Photo by Per Ola Wiberg
‘Giving up smoking is easy. I’ve done it hundreds of times’ ~ Mark Twain
So your goal is to get up at 4am every morning, go for a 5km run and take a cold shower before meditating and writing a chapter of your new novel? I can’t say I’ve ever tried to do anything like this, but I imagine it must be hard to stay motivated.
For me, sticking to a routine like this would involve brute force – a never-ending battle of willpower over the desire to stay in bed. But this would go against my fundamental belief that life is not a battle. To me, life is not like climbing a mountain – it’s more of a downhill thing. Alan Watts, a great proponent of a Taoist view of life, called it ‘the watercourse way.’ Water will always flow downhill, of course, and yet its power is undeniable. So how can we apply the watercourse way to getting things done?
Make sure it’s something important
Where do you want to go? Is it somewhere important to you? Does it really matter? For many people, giving up smoking seems to be very difficult. But in fact it’s very simple. As soon as you decide to be a non-smoker, then you are one, and if it’s really important to you that you remain a non-smoker, then you’ll never have another cigarette. As soon as you decide to be a regular gym-goer, then you are one, and you’ll never miss a session if it really matters to you.
The point is that you can’t motivate yourself to do something that isn’t important to you. The extent to which you keep to your resolutions is the extent to which they mater – not to someone else (we all know, in abstract terms, that giving up smoking is important) – but to you.
A good way to be clear about whether something is important is to ask yourself why you want it. If you can’t give good, compelling answers that matter to you, then you’re unlikely to succeed.
Understand the difference between a goal and an intention
Self-talk is very important, and the language we use can really make a difference. A ‘goal’ carries with it some connotation of lack – it’s something you don’t have and perhaps will never achieve. An ‘intention,’ however, is simply a statement of what is going to happen. If I decide I want a cup of coffee, I don’t make it into a ‘goal;’ I just decide – or ‘intend’ – to have some coffee and I go ahead and buy a cup.
Some things might take longer and might be more involved than just buying a cup of coffee, but the idea that something is inevitable rather than merely being a possibility is an important one to implant in your mind.
So instead of trying, decide what you are going to experience and then make it your intention.
If you intend to get that cup of coffee, you have to go out to Starbucks. You have to put your coat and shoes on, pick up your wallet, go outside and walk to the store. It’s obvious. And the same is true of every intention. You want to experience something? You just have to keep on going and you’ll get there. Some things take longer, some things involve more steps; but if you are persistent, the result will come.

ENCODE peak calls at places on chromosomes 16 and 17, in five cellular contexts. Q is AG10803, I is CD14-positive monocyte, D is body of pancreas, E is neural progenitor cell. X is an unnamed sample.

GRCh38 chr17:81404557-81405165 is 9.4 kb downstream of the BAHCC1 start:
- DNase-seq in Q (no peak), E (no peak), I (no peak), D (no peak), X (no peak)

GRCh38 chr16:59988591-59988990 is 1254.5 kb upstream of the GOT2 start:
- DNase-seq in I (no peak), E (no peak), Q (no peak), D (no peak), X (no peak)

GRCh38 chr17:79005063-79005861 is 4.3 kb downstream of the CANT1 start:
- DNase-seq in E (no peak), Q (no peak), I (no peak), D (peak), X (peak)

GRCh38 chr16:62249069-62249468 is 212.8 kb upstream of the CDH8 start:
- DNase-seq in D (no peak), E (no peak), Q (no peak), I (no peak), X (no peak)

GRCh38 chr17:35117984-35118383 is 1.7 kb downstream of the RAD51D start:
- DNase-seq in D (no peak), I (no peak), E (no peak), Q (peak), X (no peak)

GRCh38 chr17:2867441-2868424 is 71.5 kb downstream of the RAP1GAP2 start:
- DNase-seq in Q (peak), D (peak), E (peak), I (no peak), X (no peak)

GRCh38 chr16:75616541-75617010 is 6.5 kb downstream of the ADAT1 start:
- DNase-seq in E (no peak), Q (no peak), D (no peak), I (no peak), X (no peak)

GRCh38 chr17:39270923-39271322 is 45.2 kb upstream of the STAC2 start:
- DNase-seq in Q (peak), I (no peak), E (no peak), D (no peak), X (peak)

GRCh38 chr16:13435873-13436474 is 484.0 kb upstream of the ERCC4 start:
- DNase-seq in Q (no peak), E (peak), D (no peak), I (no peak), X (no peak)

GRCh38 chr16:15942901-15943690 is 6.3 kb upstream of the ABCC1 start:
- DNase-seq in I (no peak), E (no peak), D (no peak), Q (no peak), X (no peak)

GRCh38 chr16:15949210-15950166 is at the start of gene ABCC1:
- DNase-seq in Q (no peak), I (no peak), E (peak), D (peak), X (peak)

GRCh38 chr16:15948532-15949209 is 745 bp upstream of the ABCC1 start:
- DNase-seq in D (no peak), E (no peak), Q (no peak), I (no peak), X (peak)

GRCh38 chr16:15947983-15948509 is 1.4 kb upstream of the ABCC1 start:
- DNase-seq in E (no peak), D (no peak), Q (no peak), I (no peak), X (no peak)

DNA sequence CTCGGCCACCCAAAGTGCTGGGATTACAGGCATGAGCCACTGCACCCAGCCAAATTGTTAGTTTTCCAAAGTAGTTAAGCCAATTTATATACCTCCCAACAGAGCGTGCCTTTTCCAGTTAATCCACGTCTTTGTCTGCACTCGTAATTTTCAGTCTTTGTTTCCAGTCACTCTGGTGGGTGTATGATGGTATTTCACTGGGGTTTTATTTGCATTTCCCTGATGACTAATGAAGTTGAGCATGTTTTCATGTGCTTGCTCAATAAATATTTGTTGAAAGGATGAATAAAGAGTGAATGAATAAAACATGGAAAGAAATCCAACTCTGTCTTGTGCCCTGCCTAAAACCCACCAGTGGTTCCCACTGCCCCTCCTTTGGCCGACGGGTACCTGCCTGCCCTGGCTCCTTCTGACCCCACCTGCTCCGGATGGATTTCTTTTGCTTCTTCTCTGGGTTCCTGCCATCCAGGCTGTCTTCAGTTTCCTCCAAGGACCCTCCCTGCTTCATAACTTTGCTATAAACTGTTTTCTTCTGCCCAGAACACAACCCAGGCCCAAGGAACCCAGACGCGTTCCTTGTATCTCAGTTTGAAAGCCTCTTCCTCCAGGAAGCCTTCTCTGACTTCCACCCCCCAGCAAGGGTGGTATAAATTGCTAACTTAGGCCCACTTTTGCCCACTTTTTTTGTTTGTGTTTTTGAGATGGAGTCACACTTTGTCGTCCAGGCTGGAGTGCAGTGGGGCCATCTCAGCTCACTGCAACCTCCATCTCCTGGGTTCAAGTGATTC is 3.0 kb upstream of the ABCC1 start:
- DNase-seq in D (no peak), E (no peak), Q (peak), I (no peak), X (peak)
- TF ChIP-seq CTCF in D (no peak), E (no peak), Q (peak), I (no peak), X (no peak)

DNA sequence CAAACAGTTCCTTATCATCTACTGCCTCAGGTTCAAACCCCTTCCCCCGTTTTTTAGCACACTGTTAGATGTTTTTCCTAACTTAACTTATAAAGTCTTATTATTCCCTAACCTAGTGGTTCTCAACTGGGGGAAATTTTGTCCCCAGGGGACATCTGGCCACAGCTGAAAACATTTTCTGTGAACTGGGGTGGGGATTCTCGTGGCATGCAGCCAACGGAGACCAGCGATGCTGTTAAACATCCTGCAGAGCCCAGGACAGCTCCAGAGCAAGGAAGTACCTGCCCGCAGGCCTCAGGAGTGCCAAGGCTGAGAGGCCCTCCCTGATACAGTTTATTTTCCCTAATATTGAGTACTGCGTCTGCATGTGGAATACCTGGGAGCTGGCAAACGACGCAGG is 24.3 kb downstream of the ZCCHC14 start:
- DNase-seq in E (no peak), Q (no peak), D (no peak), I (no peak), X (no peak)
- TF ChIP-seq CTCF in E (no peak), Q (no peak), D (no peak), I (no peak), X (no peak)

Each step of the journey may seem insignificant, but every journey is made up of steps, and every step counts.
Review your progress and make adjustments if necessary
Now and again, stop and take stock. Look back and see how far you’ve come. It’s easy to focus on what we have failed to achieve and how far we still have to go, but when we look back, we can see the distance we have covered, and this should be a source, not so much of inspiration to continue, but of comfort and confirmation that the destination is even more of a certainty than it was at the start of the journey.
Sometimes your intention might change. You might decide you don’t want that coffee after all, but something different. Fine! It’s your life, so you decide on what to make of it. Don’t be too inflexible. Circumstances change, needs change. Sometimes we need to go with the flow.
Don’t take it too seriously
Enjoy the journey. Sometimes you take a detour, sometimes you take a step back. Well, that’s OK – you’re not a robot. Maybe something unusual and unexpected happens and it sends you off course – life’s like that! Don’t worry – just take stock, try to learn something and get back on track. Maybe it takes you a little longer to get to where you intend to go. So what?
I am not a big fan of setting deadlines. If your intention is inevitable, then why set a deadline – this only seems to imply that you might not get there. Deadlines are for people who aren’t sure they’ll get there. When water flows down the side of a mountain, it is certain to reach the sea – sooner or later.
When I was a kid, I loved Mathematics and Science, and I took every opportunity to learn about them. Even on holiday, I took textbooks with me and read them on the beach. It was what I wanted to do! I wasn’t fixated on an exam or using my learning for some practical purpose – I was just enjoying the journey. And in the end, I did well and went to a very good university. But the doing well was almost a by-product. If I had tried too hard to get to the destination, it would have been difficult and boring, and I think there would have been less chance of success.
So by all means, keep an eye on the destination, but make sure it’s somewhere you really want to go, don’t push too hard, and be gently persistent. How can you fail?
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